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Legislative Assembly for the ACT: 1999 Week 6 Hansard (22 June) . . Page.. 1766 ..

Parkwood Egg Farm

(Question No. 171)

Ms Tucker

asked the Minister for Justice and Community Safety, upon notice, on 6 May 1999:

In relation to the entry by members of Animal Liberation into the Parkwood Egg Farm (the Farm) on 2 April 1999

1. Why did the police who attended the incident at the Farm decide not to act as inspectors and undertake an immediate inspection of the Farm, which they are entitled to do under the Animal Welfare Act 1992, when advised by Animal Liberation members that inside the Farm there were serious breaches of the Code of Conduct for the Keeping of Domestic Poultry.

2. Why did the police use an earlier inspection report on the Farm to suggest to the RSPCA official that she had no need to use her emergency powers to enter the Farm to investigate the concerns of the Animal Liberation members, rather than the police taking account of the actual conditions of the hens discovered by Animal Liberation on that day.

3. Why did the police allow media reporters to enter the farm to get a response from Parkwood management but not allow the RSPCA or Animal Liberation members to observe this interview.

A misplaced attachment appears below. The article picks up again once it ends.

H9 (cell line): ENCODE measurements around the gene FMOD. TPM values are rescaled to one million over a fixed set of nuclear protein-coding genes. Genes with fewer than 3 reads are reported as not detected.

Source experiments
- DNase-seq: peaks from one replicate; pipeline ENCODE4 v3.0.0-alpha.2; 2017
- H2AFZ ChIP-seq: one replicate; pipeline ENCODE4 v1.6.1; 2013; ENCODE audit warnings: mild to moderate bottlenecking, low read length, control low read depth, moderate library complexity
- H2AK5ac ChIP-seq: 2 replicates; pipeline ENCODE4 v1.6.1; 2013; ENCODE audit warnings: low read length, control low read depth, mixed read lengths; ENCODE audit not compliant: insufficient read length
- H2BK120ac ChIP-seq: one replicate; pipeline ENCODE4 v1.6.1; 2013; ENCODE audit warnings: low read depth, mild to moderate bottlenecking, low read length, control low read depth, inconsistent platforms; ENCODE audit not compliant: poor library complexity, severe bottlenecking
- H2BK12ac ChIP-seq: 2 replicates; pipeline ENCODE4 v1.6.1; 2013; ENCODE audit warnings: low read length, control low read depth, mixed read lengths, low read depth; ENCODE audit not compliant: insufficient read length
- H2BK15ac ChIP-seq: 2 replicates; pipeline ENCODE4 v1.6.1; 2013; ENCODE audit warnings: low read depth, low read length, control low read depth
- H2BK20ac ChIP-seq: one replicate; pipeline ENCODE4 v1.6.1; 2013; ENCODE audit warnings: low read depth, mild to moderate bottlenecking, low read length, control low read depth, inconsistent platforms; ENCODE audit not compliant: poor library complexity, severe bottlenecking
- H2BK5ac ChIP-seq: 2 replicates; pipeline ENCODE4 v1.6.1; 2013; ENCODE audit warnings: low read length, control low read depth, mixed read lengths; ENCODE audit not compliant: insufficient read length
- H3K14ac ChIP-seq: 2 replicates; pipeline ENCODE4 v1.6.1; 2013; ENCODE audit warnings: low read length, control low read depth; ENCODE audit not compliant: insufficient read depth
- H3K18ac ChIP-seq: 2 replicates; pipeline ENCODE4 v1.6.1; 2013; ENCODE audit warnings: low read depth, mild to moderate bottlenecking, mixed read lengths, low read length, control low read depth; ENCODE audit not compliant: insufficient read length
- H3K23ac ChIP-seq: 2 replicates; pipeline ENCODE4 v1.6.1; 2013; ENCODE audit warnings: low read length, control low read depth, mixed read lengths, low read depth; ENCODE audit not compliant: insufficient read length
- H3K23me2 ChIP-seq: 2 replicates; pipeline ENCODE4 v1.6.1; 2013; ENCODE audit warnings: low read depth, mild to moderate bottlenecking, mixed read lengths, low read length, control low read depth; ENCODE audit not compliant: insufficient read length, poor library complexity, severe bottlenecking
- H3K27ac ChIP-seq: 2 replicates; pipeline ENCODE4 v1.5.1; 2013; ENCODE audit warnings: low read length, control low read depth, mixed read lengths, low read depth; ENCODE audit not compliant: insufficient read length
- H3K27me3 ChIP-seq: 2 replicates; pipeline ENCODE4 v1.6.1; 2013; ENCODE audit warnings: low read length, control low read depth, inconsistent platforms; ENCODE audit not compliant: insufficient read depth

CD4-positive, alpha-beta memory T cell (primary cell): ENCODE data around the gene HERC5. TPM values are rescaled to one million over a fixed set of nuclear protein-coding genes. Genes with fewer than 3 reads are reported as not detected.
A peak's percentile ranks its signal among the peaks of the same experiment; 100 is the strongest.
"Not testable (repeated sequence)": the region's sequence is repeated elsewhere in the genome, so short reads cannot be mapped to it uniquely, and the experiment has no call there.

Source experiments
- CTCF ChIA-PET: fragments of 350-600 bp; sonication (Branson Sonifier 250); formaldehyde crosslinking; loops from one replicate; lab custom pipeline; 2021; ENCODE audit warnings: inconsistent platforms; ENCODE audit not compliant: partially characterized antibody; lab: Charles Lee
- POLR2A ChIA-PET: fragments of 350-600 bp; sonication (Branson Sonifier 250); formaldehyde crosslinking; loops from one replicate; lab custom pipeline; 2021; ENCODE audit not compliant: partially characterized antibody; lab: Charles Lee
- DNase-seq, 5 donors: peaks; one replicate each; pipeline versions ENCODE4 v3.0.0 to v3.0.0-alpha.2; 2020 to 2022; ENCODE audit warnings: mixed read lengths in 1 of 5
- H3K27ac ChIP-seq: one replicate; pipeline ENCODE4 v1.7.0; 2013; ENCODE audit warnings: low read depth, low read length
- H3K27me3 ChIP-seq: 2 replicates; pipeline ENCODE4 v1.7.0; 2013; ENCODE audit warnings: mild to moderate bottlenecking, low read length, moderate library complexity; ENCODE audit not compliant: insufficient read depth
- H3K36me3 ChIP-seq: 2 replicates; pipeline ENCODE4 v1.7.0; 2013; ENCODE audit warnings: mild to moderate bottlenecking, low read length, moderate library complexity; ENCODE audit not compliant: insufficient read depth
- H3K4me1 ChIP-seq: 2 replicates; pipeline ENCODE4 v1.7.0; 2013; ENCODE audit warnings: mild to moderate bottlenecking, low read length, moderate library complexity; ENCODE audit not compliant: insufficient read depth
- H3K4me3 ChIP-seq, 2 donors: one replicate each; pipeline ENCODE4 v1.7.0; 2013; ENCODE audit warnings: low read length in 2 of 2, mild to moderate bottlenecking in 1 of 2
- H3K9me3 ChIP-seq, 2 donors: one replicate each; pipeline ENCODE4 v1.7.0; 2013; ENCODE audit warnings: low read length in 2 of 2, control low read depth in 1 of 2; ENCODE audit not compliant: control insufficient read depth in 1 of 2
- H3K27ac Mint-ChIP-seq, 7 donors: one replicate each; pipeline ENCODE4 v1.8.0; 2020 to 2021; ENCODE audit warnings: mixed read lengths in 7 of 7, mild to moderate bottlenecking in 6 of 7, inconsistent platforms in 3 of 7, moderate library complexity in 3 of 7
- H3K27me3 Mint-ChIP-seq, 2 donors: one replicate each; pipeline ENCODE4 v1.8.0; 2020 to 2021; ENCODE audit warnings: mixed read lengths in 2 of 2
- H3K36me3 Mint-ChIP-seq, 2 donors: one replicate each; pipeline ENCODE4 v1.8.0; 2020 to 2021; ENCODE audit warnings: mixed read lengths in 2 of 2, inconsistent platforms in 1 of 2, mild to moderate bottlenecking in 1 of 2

4. Was any examination undertaken by the Government Veterinary Officer of the dead hens taken out of the cages by Animal Liberation members and given back to the Farm, and if so, what where the findings of this examination.

5. Given that the breaches of the Code of Conduct revealed by Animal Liberation members on 2 April 1999 are a continuation of breaches found by Animal Liberation in a similar entry to the Farm in October 1995, why has there been no legal action taken since 1995 to address these breaches.

6. What (a) government inspections of the Farm have been undertaken since October 1995 and (b) have been the findings of these inspections.

Mr Humphries

: The answers to Ms Tucker's questions are:

1. Upon arrival at Parkwood Eggs on 2 April 1999, police liaised with the management of the premises and with the protesters. In response to concerns raised by protesters, police did undertake an inspection of the sheds where the protesters were located. While observing an intensive poultry production business, police noted that the birds were being managed in accordance with the Code of Practice for the Welfare of Animals: Domestic Poultry (a copy of which had been supplied to police by the protesters). I am advised that Police saw nothing which gave them a grave or serious apprehension that breaches of the Code of Practice or the Animal Welfare Act 1992 were being committed by the proprietors of Parkwood Eggs.

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